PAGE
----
The “bugs” in the system outlined in this dissertation were not severe enough to bring it to collapse on its own, as evidenced by the fact that the Imperial Japanese Army functioned relatively effectively for as long as it did. On the other hand, as the scale and complexity of the system increased along with internal and external pressures, the bugs’ influence became more and more pronounced and destabilizing. Chances to address these flaws came and went at several key junctures outlined by Orbach, ultimately leading to disaster in the 1930s. The first of three major bugs, the “hazy legitimacy” of the emperor, is discussed in depth in Part II, while the remaining two are woven throughout the dissertation. One of these was the idea that the influential ideology of “enriching the country and strengthening the military” (fukoku kyōhei) was a “one-way road” that drove constant expansion and aggression towards other countries (p. 351). The third, closely-related bug, was that this ideology was an “endless road,” i.e. it was never clear when the country and military would be sufficiently rich and powerful, leading to endless expansion until the entire system collapsed (p. 352). All three of these bugs were key to inspiring and managing military ambitions from the late Tokugawa period onward, and their true nature as fatal flaws only came to be revealed over time.

Through the study of the period 1860-1931, Orbach also provides the groundwork for a re-focusing of the analysis of imperial Japan’s descent into total war during the 1930s and 1940s. Here, he seeks to highlight the essential role of military disobedience in shaping political decisions at the highest level. In challenging much of the dominant scholarship on the subject, Orbach stresses the importance of fear of violence from rebellious army officers, which “significantly reduced the maneuvering space of the government in the face of external pressure” (p. 346). Rather than merely examining what Japanese leaders did in practice during this period, Orbach persuasively argues, “it is no less essential to check what they could not do as a result of military disobedience, and which options were unable to them because of military pressure” (p. 347). This is a much more complex dynamic to analyze, based as it is on actions not taken, but this dissertation builds its argument carefully through its extensive analysis covering a long sweep of modern Japanese history. Due to its breadth and the originality of its arguments, the dissertation should have a considerable impact on scholarship, revising several long-standing assumptions concerning political dynamics and the balance of power in imperial Japan.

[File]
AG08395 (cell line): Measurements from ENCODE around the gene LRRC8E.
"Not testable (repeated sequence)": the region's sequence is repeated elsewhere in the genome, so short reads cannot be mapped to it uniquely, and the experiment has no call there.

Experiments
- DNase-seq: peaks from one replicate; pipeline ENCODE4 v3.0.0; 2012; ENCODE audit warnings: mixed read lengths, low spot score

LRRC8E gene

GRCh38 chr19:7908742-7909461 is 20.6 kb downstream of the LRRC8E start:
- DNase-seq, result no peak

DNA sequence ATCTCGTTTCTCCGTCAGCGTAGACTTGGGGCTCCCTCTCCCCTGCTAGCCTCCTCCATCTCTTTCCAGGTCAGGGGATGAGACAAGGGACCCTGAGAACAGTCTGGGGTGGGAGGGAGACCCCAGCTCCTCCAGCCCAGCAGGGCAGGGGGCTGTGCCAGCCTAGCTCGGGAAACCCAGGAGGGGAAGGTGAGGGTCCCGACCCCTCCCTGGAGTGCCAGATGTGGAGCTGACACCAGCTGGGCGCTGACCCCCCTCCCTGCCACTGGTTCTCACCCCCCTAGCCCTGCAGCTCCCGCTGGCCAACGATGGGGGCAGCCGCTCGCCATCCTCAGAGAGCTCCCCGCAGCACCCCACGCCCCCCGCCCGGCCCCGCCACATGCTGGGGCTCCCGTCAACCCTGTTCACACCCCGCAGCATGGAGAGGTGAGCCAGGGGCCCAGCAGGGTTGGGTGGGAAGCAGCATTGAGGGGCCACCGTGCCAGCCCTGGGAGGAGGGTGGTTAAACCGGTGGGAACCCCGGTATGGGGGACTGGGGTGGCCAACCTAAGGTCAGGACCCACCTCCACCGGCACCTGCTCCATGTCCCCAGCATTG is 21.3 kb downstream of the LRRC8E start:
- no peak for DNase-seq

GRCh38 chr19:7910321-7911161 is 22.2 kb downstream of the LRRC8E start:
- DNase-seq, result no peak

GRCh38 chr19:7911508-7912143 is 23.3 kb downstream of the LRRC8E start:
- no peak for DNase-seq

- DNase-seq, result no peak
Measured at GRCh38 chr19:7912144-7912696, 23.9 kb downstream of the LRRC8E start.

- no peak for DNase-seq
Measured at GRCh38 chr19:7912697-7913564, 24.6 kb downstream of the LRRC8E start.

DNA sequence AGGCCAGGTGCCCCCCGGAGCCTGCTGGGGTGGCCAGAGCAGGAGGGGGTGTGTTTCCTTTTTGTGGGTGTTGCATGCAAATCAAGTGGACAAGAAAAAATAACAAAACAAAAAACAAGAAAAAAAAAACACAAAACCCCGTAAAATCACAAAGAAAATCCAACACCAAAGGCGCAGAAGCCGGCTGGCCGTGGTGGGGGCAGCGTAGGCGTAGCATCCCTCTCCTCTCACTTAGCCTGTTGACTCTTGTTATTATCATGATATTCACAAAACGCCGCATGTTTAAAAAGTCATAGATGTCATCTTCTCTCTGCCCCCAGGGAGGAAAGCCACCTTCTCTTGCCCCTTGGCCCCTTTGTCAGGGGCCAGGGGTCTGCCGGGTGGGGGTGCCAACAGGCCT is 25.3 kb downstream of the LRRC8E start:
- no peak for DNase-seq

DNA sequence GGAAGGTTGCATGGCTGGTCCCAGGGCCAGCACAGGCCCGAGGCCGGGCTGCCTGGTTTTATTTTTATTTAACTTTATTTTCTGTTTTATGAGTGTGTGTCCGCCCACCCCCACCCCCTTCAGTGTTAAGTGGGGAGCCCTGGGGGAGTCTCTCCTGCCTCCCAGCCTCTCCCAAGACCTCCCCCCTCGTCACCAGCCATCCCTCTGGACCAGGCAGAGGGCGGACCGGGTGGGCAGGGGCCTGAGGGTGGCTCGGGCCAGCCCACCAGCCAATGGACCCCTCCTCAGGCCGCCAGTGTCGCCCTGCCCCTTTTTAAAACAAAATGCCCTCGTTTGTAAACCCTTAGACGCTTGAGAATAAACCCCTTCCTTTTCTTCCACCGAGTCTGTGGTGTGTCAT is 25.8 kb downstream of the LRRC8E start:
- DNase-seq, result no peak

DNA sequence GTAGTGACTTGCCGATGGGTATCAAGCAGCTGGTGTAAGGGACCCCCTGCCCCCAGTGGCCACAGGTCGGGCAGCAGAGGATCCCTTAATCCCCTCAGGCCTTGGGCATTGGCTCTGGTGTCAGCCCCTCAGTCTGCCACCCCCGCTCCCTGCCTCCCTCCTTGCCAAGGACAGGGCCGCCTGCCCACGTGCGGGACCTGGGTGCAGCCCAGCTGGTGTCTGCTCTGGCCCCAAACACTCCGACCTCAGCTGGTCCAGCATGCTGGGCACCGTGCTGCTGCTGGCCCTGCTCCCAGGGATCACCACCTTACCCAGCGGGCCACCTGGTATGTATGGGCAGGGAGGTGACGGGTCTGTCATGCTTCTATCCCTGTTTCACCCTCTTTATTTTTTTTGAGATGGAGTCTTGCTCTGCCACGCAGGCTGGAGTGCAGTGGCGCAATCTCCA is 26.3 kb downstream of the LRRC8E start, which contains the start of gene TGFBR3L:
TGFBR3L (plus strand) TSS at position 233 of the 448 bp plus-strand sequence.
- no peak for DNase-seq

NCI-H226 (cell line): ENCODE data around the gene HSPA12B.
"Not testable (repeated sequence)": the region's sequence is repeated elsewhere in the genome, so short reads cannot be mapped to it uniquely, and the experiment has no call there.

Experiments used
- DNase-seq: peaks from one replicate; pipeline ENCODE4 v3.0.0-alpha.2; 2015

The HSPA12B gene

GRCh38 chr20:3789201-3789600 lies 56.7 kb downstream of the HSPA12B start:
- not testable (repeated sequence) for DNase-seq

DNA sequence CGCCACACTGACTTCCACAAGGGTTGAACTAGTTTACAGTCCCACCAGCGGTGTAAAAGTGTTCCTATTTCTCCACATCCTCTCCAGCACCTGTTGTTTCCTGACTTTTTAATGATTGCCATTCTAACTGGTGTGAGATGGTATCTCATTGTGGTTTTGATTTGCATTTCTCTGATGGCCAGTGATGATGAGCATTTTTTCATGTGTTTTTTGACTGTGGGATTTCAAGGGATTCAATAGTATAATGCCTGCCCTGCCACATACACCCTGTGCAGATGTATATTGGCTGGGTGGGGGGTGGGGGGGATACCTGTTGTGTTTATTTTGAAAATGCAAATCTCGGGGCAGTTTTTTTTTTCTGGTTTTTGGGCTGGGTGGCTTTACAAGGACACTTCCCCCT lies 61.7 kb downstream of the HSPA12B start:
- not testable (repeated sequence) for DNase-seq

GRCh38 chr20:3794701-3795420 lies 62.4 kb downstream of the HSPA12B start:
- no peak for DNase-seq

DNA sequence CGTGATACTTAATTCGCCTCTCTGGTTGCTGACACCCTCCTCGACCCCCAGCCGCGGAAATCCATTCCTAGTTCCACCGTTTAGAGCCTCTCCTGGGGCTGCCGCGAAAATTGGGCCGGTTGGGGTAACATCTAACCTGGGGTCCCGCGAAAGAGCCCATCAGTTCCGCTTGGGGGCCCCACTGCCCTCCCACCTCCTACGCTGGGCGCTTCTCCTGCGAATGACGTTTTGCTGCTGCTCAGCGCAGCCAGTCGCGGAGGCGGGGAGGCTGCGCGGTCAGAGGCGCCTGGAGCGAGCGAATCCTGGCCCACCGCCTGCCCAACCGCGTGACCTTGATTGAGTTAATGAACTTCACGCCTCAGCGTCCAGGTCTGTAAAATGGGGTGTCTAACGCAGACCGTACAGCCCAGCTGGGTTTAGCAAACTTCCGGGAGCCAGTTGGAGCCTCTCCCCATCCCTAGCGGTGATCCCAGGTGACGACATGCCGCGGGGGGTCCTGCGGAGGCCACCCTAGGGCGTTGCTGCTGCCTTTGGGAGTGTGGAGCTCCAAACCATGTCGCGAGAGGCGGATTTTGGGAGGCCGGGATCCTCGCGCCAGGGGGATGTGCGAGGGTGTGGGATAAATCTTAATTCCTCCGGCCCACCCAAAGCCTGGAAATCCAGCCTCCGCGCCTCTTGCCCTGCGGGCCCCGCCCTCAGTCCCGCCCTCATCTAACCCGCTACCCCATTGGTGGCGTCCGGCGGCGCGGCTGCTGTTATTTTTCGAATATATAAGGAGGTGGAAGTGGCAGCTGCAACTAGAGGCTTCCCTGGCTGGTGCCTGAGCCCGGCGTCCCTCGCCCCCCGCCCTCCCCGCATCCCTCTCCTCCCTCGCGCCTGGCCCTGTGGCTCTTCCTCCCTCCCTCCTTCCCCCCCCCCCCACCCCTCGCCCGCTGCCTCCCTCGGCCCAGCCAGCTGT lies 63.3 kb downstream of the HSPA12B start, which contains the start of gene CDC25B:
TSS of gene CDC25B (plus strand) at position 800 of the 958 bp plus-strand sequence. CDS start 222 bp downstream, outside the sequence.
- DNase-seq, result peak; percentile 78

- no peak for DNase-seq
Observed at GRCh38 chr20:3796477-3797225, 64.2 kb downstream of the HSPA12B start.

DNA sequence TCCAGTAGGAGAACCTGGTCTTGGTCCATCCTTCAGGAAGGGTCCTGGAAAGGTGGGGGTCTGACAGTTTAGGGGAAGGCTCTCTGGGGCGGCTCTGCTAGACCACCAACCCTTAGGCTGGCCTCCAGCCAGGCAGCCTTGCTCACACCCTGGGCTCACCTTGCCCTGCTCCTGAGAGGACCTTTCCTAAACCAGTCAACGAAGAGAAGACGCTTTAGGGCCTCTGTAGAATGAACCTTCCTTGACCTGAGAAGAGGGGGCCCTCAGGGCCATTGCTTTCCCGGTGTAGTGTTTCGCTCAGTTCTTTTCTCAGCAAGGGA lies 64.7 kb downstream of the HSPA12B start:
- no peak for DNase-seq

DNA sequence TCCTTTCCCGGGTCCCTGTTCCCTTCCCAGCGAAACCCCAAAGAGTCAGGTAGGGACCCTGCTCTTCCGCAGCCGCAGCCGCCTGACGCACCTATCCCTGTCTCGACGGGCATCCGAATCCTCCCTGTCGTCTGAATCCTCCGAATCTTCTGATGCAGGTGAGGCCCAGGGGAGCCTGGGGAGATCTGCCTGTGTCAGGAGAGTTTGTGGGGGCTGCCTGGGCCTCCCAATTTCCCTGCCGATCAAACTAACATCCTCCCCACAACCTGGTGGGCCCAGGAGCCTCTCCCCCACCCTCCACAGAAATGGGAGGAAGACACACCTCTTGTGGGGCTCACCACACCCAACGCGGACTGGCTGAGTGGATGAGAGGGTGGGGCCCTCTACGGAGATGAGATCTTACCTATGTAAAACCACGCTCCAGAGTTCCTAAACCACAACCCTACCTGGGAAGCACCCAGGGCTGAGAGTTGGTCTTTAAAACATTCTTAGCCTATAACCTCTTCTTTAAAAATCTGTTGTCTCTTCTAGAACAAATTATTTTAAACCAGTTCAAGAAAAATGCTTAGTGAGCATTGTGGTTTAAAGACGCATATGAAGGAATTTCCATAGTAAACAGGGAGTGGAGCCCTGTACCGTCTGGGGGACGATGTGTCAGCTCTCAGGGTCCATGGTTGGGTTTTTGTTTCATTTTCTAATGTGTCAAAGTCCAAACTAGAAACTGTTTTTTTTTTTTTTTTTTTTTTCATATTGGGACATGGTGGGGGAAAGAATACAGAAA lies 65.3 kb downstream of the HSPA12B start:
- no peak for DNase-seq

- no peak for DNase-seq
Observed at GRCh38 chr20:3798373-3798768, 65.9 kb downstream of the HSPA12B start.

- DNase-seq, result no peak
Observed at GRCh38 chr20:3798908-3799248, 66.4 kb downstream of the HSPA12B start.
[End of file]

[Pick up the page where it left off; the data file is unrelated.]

Oleg Benesch
Department of History
University of York

Primary Sources

Japan Center for Asian Historical Record
Japanese Army and Navy Archives, Library of Congress
National Archives of Japan, Tokyo
National Diet Library, Tokyo
Yasukuni Shrine Archives

Dissertation Information

Harvard University. 2015. 381 pp. Primary Advisor: Andrew Gordon.

Image: German Navy officers on a formal visit to the Yasukuni Shrine in 1937.